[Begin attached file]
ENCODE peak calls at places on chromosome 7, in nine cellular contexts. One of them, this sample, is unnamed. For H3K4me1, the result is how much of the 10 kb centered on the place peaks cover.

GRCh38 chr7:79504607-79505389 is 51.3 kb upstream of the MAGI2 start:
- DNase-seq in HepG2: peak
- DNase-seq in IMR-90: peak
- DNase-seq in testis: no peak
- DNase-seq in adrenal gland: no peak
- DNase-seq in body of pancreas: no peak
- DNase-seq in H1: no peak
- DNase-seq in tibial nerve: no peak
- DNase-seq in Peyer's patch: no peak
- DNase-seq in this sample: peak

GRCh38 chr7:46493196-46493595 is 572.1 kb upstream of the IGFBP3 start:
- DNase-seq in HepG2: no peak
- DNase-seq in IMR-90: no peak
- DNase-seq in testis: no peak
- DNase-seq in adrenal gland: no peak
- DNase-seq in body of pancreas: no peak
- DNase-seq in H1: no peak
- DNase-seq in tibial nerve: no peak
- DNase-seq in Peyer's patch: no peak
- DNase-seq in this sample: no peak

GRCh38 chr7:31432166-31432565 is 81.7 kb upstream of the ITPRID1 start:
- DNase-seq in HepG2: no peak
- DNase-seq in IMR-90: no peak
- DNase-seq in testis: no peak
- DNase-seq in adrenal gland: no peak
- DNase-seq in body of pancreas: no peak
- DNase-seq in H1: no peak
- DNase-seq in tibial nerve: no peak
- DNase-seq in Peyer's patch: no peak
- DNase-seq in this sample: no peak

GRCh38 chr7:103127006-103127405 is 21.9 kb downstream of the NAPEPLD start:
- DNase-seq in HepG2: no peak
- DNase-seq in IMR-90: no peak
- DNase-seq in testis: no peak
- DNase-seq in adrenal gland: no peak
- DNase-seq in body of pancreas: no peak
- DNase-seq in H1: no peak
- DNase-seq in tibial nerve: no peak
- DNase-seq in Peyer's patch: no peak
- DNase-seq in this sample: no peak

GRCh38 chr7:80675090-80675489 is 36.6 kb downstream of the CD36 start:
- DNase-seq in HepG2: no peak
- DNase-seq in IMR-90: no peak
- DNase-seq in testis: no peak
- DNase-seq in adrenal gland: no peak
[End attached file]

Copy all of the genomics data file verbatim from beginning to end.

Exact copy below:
ENCODE peak calls at places on chromosome 7, in nine cellular contexts. One of them, this sample, is unnamed. For H3K4me1, the result is how much of the 10 kb centered on the place peaks cover.

GRCh38 chr7:79504607-79505389 is 51.3 kb upstream of the MAGI2 start:
- DNase-seq in HepG2: peak
- DNase-seq in IMR-90: peak
- DNase-seq in testis: no peak
- DNase-seq in adrenal gland: no peak
- DNase-seq in body of pancreas: no peak
- DNase-seq in H1: no peak
- DNase-seq in tibial nerve: no peak
- DNase-seq in Peyer's patch: no peak
- DNase-seq in this sample: peak

GRCh38 chr7:46493196-46493595 is 572.1 kb upstream of the IGFBP3 start:
- DNase-seq in HepG2: no peak
- DNase-seq in IMR-90: no peak
- DNase-seq in testis: no peak
- DNase-seq in adrenal gland: no peak
- DNase-seq in body of pancreas: no peak
- DNase-seq in H1: no peak
- DNase-seq in tibial nerve: no peak
- DNase-seq in Peyer's patch: no peak
- DNase-seq in this sample: no peak

GRCh38 chr7:31432166-31432565 is 81.7 kb upstream of the ITPRID1 start:
- DNase-seq in HepG2: no peak
- DNase-seq in IMR-90: no peak
- DNase-seq in testis: no peak
- DNase-seq in adrenal gland: no peak
- DNase-seq in body of pancreas: no peak
- DNase-seq in H1: no peak
- DNase-seq in tibial nerve: no peak
- DNase-seq in Peyer's patch: no peak
- DNase-seq in this sample: no peak

GRCh38 chr7:103127006-103127405 is 21.9 kb downstream of the NAPEPLD start:
- DNase-seq in HepG2: no peak
- DNase-seq in IMR-90: no peak
- DNase-seq in testis: no peak
- DNase-seq in adrenal gland: no peak
- DNase-seq in body of pancreas: no peak
- DNase-seq in H1: no peak
- DNase-seq in tibial nerve: no peak
- DNase-seq in Peyer's patch: no peak
- DNase-seq in this sample: no peak

GRCh38 chr7:80675090-80675489 is 36.6 kb downstream of the CD36 start:
- DNase-seq in HepG2: no peak
- DNase-seq in IMR-90: no peak
- DNase-seq in testis: no peak
- DNase-seq in adrenal gland: no peak